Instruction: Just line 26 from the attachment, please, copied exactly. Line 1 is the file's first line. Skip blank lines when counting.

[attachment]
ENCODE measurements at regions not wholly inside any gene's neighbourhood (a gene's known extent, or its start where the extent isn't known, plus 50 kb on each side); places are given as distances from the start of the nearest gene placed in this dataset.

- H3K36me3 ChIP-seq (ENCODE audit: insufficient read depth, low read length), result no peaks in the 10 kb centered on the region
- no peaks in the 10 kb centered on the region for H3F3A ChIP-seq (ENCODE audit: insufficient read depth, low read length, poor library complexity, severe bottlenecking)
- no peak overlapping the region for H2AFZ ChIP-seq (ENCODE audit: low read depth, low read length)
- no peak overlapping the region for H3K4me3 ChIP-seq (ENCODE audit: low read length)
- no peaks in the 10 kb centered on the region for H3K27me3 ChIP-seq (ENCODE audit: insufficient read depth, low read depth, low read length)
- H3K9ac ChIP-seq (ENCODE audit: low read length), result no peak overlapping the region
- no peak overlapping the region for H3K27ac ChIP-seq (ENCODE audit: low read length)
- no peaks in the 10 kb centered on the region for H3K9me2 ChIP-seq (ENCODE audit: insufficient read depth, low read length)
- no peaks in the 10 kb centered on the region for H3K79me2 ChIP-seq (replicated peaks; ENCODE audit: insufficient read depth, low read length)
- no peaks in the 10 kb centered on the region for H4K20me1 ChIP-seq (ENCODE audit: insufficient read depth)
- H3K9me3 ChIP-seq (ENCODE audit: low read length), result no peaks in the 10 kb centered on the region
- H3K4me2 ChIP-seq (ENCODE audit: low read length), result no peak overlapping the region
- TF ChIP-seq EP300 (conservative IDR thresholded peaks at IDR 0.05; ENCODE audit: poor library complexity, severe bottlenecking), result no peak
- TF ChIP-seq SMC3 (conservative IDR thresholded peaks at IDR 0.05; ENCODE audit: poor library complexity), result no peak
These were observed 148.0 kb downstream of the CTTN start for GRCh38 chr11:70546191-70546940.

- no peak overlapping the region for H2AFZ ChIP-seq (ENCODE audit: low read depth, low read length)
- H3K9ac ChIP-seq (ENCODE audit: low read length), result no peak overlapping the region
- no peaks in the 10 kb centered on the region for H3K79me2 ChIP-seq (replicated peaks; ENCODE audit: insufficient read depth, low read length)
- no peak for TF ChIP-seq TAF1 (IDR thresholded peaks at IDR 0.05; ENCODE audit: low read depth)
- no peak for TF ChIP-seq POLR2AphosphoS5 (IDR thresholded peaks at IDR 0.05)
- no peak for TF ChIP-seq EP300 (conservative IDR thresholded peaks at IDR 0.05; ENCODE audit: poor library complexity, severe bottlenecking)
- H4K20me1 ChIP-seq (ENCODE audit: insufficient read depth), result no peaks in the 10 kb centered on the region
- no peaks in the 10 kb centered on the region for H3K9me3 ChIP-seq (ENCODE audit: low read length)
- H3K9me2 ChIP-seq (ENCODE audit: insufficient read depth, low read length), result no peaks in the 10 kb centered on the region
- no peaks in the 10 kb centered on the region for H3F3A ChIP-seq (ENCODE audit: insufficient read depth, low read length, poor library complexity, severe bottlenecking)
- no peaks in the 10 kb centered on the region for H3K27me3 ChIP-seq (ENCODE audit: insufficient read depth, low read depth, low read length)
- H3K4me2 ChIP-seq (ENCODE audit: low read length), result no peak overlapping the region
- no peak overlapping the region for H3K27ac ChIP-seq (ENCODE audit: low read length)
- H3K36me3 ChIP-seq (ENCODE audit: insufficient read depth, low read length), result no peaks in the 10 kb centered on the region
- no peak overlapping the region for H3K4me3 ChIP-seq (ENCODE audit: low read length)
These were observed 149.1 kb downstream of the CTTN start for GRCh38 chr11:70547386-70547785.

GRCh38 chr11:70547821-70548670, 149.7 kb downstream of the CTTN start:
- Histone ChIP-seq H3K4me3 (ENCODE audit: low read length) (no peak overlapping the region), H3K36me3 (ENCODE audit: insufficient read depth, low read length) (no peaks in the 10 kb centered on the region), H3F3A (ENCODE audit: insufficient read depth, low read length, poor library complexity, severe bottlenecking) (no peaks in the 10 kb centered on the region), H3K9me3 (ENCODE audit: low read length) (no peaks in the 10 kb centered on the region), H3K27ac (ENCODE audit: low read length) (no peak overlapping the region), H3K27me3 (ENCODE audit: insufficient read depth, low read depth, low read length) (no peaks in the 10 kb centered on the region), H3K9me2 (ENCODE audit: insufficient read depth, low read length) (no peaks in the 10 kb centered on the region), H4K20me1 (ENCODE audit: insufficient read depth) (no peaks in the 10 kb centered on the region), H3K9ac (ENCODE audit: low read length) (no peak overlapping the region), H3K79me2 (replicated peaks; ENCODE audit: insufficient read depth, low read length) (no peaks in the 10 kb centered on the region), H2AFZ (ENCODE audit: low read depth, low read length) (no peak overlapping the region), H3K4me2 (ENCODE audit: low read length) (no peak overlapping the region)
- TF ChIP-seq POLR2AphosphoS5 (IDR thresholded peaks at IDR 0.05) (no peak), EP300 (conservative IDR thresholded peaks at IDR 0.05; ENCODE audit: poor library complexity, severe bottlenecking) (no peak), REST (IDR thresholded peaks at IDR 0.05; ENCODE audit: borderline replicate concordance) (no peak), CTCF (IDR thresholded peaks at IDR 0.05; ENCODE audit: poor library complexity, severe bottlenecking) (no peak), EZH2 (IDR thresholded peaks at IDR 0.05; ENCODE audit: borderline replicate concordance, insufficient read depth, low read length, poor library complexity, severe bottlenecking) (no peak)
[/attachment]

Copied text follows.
- no peaks in the 10 kb centered on the region for H3F3A ChIP-seq (ENCODE audit: insufficient read depth, low read length, poor library complexity, severe bottlenecking)